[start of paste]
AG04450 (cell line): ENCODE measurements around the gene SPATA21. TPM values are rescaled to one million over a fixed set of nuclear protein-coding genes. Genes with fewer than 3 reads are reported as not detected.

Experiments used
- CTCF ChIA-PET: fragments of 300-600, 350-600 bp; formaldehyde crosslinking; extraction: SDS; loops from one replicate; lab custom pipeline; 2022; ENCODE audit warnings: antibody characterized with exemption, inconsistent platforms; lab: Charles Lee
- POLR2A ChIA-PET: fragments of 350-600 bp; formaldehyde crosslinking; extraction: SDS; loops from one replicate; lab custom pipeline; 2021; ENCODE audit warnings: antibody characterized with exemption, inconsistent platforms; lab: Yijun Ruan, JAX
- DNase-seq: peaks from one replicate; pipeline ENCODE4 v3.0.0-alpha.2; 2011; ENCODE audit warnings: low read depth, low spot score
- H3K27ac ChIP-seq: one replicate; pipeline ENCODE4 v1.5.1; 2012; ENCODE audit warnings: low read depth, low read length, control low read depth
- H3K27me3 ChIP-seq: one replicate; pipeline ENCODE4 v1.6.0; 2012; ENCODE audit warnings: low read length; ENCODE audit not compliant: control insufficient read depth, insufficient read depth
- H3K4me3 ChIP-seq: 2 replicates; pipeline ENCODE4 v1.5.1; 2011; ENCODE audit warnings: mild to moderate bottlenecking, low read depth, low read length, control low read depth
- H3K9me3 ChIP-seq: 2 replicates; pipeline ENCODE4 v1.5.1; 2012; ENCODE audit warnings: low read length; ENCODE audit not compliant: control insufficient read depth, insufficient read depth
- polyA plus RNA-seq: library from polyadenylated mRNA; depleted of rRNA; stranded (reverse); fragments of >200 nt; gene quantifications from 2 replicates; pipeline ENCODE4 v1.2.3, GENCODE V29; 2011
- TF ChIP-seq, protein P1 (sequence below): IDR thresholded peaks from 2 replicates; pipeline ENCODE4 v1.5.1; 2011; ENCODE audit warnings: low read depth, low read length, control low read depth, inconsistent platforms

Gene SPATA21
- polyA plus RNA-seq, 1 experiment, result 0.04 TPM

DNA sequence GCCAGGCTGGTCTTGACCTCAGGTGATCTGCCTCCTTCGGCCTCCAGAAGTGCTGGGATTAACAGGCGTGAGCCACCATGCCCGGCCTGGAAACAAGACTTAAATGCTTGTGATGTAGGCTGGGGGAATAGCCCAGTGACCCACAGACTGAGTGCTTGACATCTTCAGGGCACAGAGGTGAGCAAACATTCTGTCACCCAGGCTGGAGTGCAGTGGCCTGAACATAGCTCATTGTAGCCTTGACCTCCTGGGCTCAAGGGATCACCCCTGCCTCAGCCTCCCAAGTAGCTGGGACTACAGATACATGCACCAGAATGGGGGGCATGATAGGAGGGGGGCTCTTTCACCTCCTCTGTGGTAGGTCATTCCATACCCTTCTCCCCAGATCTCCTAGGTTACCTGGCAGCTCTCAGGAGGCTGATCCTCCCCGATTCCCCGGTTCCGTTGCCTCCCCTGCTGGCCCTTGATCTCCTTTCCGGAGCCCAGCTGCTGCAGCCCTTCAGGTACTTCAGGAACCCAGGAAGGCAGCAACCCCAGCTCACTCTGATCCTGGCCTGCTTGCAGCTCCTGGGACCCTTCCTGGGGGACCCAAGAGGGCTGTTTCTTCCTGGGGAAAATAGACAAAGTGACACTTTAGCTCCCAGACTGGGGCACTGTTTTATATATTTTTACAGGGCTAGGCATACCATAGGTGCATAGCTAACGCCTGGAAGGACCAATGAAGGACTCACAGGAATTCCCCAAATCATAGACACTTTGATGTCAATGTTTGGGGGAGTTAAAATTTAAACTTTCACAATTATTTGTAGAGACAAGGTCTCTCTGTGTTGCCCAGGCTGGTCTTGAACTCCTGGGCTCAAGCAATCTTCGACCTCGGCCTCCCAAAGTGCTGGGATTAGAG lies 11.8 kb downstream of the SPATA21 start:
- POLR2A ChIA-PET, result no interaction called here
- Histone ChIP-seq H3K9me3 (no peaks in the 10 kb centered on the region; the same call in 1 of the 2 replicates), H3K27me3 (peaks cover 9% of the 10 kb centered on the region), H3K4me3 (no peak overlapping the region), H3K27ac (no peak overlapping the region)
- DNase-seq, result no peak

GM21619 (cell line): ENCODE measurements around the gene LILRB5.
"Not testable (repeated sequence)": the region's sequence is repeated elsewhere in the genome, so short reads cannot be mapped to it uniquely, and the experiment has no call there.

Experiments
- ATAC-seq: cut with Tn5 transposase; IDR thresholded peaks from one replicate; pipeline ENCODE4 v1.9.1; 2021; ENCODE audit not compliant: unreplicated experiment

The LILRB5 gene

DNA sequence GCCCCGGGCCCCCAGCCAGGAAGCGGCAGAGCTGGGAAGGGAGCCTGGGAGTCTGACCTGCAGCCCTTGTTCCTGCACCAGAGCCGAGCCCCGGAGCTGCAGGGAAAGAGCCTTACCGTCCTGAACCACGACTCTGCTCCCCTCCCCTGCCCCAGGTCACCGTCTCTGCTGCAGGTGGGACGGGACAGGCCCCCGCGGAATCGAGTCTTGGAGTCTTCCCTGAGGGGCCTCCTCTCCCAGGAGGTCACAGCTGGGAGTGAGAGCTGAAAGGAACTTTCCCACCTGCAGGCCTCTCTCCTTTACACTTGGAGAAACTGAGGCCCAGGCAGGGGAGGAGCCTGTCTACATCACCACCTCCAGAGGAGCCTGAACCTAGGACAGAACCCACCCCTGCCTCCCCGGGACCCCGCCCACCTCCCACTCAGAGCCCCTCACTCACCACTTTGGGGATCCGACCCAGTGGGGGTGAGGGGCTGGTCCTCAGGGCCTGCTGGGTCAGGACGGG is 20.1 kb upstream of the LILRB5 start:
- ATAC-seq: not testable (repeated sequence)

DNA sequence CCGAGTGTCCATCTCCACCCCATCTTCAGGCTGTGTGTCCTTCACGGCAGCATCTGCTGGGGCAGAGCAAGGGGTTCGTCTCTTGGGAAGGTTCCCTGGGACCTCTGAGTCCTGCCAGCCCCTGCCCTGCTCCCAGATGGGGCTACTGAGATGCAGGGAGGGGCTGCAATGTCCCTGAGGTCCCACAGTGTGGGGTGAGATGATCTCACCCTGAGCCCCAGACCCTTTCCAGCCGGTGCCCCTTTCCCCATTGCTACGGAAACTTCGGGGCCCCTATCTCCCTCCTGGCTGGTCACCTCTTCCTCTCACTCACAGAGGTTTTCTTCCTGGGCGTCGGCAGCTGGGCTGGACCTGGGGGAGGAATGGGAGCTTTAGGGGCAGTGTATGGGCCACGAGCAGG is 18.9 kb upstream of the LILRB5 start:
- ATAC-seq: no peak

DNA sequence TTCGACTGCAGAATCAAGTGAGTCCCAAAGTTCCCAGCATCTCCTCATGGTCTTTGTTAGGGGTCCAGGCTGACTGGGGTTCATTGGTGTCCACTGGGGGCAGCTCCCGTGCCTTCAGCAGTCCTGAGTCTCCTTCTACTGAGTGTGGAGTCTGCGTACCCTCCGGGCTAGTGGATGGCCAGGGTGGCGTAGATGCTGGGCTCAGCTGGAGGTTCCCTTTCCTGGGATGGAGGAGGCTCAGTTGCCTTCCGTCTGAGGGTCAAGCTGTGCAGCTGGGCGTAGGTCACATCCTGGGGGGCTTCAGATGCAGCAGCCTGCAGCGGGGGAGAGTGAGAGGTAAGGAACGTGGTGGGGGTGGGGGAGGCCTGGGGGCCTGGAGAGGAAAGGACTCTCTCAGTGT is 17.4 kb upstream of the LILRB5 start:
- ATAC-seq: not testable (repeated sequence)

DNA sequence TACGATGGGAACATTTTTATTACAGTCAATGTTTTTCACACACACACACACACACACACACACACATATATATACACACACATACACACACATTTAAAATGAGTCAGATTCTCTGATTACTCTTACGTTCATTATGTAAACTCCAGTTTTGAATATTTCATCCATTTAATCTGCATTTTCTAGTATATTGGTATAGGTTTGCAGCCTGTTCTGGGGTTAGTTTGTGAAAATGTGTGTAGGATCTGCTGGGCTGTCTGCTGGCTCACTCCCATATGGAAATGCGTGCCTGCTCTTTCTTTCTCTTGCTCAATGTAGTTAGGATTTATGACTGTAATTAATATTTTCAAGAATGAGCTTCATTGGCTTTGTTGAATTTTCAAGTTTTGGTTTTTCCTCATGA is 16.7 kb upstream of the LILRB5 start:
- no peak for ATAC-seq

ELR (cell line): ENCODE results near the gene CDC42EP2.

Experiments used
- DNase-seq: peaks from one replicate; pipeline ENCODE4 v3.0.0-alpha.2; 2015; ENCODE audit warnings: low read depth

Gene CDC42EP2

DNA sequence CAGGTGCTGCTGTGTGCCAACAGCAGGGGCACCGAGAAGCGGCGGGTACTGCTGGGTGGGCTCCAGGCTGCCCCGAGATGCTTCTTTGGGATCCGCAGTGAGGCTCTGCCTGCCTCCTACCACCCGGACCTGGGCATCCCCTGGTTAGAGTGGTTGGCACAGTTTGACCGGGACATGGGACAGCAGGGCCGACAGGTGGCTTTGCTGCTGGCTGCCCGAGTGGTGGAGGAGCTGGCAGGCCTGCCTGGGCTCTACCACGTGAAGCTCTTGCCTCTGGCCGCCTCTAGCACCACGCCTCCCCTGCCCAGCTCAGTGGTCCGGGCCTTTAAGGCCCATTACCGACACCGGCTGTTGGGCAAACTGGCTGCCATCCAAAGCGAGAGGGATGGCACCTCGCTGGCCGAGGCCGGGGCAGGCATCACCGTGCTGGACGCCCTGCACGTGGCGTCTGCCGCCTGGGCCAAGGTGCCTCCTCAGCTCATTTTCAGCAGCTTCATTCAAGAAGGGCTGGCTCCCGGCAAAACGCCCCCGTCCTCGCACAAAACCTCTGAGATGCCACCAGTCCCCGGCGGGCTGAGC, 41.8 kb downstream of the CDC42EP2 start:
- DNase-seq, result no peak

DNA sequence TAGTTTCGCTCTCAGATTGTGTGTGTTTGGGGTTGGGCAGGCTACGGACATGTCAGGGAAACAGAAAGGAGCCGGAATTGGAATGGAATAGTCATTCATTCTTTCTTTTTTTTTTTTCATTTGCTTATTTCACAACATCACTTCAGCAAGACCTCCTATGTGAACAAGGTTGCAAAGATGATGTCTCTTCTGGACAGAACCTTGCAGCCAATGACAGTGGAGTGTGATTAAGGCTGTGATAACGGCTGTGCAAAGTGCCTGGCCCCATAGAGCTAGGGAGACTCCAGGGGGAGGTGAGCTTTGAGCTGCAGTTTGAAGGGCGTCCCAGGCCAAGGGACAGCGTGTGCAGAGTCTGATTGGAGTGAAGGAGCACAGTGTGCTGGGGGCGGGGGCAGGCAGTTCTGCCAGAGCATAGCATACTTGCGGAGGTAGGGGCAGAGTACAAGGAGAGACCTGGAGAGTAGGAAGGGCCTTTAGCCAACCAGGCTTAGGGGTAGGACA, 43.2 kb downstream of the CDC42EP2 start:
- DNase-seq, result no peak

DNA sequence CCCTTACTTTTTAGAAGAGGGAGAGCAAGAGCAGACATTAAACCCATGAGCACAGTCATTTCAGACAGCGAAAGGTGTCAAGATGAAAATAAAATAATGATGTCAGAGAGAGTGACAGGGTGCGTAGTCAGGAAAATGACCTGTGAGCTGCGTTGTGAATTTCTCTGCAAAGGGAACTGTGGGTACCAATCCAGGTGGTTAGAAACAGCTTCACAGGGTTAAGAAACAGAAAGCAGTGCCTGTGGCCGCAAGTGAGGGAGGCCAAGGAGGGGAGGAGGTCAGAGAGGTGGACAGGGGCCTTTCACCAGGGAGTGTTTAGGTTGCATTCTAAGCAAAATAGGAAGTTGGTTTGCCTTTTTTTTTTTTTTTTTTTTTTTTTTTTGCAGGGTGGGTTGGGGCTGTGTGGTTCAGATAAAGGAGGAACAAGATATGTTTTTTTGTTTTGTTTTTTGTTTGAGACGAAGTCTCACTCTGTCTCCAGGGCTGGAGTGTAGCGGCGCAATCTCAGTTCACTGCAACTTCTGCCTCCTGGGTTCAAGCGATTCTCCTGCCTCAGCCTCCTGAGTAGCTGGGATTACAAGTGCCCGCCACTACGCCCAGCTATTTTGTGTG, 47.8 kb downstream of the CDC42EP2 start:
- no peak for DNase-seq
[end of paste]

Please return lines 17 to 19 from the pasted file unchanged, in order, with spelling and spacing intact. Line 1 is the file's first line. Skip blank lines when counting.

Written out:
- DNase-seq, result no peak

GM21619 (cell line): ENCODE measurements around the gene LILRB5.
"Not testable (repeated sequence)": the region's sequence is repeated elsewhere in the genome, so short reads cannot be mapped to it uniquely, and the experiment has no call there.